Rory versus Tiger? Um… No.

Halfway through the U.S. Open, I started hearing rumblings and I don’t like hearing rumblings. So I’ll start and stop the conversation right now.

Rory McIlroy is not Tiger Woods.

What it really means is McIlroy doesn’t have a legitimate chance to surpass Woods’ accomplishments.

In modern sports, when we expect someone to be the next Michael Jordan or the next Wayne Gretsky, what we really mean is we expect them to be better. Not perfect, but better. If they do the same, we will find faults. We glorify our heroes, as we should. Any failures not committed by the prototype will be held against the new athlete who commits them. It’s the same way Peyton Manning and Tom Brady won’t ever be Joe Montana. Joe Cool never lost when he had a chance to win the Super Bowl. Same with Jordan, six Finals, six titles, six Finals MVP trophies. Kobe Bryant can win seven championships, but he’ll have lost two and not be the MVP of at least three of the Finals. But those are team games where championships sometimes go to the better team and not the best player.

In golf (boxing and tennis to a certain extent), the athlete is literally out there playing against everyone over the span of four days. You don’t have to win every tournament, but you have to win more than anyone else over your career. It comes down to wins and majors, but it also comes down to how much you dominate. And the problem for McIlroy is the competition will only get tougher because players will be better in the coming years. Will he ever obliterate a major’s field by 15 strokes? Probably not. Will he ever hold all four majors at the same time? I hope he does, but I don’t expect it to happen. But he does have youth on his side.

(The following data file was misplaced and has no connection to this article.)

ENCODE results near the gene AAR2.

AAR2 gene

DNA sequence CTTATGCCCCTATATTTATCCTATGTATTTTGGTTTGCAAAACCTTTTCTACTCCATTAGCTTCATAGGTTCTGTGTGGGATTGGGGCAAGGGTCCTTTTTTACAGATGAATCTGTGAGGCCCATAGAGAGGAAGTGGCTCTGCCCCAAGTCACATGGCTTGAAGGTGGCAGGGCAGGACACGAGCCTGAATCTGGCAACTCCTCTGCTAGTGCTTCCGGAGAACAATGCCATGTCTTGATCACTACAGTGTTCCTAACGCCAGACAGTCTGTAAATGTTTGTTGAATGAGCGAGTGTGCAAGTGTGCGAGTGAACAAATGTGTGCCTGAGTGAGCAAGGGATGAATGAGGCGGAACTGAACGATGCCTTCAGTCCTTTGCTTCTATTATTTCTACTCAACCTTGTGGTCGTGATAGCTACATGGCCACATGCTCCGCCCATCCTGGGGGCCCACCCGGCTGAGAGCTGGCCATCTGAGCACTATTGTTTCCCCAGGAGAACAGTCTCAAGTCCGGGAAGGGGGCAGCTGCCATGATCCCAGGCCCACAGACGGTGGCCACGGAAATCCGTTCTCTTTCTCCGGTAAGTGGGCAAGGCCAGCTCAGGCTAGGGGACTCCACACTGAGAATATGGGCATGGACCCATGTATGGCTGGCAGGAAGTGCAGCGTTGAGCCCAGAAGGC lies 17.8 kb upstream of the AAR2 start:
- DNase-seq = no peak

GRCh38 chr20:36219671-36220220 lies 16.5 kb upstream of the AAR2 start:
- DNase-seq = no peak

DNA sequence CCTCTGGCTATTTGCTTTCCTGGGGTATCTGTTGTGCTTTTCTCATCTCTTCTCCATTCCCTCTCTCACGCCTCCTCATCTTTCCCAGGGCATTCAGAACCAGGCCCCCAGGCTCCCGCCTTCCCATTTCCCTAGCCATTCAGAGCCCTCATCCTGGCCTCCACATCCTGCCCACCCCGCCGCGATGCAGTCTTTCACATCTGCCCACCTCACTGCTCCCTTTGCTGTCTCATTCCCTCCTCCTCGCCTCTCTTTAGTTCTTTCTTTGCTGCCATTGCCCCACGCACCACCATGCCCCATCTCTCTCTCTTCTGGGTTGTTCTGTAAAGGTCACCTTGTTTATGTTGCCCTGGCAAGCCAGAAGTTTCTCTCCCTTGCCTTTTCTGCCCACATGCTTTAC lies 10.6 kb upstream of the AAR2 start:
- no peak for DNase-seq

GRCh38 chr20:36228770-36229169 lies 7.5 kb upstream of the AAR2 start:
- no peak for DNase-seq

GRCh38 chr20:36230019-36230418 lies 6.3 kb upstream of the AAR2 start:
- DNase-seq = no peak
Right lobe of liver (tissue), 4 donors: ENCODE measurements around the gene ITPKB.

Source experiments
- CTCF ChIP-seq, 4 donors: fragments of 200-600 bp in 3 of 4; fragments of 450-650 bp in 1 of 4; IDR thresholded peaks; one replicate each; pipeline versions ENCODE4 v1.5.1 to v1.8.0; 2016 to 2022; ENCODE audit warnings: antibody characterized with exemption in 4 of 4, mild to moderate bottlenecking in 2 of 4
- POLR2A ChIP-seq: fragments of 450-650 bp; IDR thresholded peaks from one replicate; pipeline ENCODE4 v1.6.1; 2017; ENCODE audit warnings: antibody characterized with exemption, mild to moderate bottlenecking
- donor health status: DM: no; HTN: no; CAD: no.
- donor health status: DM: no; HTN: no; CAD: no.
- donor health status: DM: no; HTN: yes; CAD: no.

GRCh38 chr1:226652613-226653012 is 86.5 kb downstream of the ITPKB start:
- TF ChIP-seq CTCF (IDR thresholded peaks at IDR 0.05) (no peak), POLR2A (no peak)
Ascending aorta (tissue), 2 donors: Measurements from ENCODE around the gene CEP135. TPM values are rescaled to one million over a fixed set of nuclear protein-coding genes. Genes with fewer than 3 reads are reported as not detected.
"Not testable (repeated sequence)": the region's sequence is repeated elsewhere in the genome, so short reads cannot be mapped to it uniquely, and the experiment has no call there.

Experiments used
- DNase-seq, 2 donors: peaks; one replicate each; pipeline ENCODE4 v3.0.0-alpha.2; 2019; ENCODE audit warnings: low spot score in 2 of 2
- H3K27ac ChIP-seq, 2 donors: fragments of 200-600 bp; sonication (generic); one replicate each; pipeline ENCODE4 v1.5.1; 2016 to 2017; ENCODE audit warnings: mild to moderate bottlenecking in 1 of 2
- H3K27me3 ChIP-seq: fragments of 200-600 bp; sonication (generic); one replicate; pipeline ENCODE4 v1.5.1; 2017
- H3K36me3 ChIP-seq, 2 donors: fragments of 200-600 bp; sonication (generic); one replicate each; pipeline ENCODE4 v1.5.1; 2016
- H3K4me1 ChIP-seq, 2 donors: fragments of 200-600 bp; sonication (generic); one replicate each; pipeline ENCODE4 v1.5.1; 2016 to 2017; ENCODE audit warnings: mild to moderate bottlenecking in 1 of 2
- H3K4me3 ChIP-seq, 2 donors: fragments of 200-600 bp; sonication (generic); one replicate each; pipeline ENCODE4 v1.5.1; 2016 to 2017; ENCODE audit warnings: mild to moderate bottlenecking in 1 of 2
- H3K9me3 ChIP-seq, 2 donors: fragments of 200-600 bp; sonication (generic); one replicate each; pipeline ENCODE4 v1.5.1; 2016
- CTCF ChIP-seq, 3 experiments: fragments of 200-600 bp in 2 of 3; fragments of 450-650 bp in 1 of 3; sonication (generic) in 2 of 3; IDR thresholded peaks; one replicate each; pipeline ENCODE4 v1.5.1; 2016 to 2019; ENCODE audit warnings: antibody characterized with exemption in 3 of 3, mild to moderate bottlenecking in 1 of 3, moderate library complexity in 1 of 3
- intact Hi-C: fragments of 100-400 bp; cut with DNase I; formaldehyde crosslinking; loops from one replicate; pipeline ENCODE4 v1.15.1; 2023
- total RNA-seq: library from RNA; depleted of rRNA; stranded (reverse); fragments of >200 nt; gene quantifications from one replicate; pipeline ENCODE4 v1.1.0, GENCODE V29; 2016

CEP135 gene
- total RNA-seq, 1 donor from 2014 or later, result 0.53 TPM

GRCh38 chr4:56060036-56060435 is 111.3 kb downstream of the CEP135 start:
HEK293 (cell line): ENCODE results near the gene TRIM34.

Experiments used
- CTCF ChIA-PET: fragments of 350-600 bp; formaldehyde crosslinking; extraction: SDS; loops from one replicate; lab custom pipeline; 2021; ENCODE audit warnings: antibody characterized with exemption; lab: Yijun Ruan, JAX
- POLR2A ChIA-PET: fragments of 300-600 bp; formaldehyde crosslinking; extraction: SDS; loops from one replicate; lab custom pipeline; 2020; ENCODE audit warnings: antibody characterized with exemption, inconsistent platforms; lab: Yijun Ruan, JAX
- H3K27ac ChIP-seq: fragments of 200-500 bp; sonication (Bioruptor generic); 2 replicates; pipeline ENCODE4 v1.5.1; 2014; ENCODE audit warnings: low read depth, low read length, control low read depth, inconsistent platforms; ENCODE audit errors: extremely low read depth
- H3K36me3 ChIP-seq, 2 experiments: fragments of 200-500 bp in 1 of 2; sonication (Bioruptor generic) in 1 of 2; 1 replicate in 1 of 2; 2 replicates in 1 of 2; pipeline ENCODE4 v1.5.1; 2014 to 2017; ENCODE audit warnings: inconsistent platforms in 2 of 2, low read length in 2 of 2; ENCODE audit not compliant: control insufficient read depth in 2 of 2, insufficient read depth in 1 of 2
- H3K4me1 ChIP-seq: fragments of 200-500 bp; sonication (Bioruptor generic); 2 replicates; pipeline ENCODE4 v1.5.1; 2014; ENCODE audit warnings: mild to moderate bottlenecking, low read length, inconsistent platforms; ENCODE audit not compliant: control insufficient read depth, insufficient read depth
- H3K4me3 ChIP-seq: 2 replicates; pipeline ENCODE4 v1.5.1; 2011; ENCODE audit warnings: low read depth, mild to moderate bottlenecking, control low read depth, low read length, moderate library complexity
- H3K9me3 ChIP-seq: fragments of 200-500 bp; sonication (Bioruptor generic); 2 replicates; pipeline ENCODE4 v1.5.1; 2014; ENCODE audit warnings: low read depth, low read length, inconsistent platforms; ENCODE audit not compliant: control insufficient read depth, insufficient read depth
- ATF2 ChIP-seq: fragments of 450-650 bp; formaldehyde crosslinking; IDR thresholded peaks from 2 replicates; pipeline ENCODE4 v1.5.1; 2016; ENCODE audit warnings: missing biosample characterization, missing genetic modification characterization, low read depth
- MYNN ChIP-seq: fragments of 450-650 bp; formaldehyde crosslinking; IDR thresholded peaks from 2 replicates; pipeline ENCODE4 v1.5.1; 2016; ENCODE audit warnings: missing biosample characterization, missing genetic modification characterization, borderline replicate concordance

Comparing the two makes it clear McIlroy can never be Woods.

This is McIlroy’s fourth year as a pro. By the end of Woods’ fourth year, he already had the career grand slam (all four majors) along with the Triple Crown of Golf (U.S., British and Canadian Opens in one season). McIlroy can only win the Triple Crown.

Sure, McIlroy turned pro at a younger age and spent more time on the European Tour, so maybe maturity (physical and mental) and lack of opportunities are factors, but those are career choices.

Regardless, let’s take a look at their careers relative to age.

Woods won The Masters the first time he played it as a pro and was ranked #1 in the world within a year of becoming a professional. He was 21. At 21, McIlroy went into the final round of the 2011 Masters with a 4 stroke lead and not only couldn’t he close, he goes and shoots 80. How long did it take before Tiger lost a major while going into the final round with at least a share of the lead? Twelve years and 15 tournaments.

McIlroy turned 22 on May 4 and the U.S. Open is his third professional title and first major. By that age, Woods already had six professional wins (including a major) and was named PGA Tour Player of the Year. That’s not to say McIlroy can’t catch fire and run over the field the rest of the year. (I hope he does. Golf is more fun when someone is playing lights out.)

Most of all McIlroy’s first name is Rory and not Eldrick and he’s definitely not Cablinasian. (I kid. I kid. Side note: Ever notice how black is least represented in that word? I kid, again.) How many guys do you know named Rory? Culkin (the younger and minor one who somehow became the major one, kind of like how Marc Gasol is in the process of doing to Pau) and Cochrane (Check ya later!).

At least McIlroy is starting 22 better than Woods, who only won one PGA title (3 total, I’m sure most golfers will trade 3 titles for one major) during that year of his life. And McIlroy takes down two of Tiger’s U.S. Open records, -16 and 268 strokes.

McIlroy’s best shot is to win the Vardon Trophy and Byron Nelson Award more than Woods or break the adjusted scoring average for a year, 67.79. Tiger has done it twice. No one else has cracked 68. It might become golf’s version of batting .400.

I don’t expect to see the next Tiger Woods until about 3-5 years from now. It’ll be some young kid whose first memories consist of watching Woods walking in his Sunday red from 1999-2001 and then nagging his father to take him out to the golf course and driving range.

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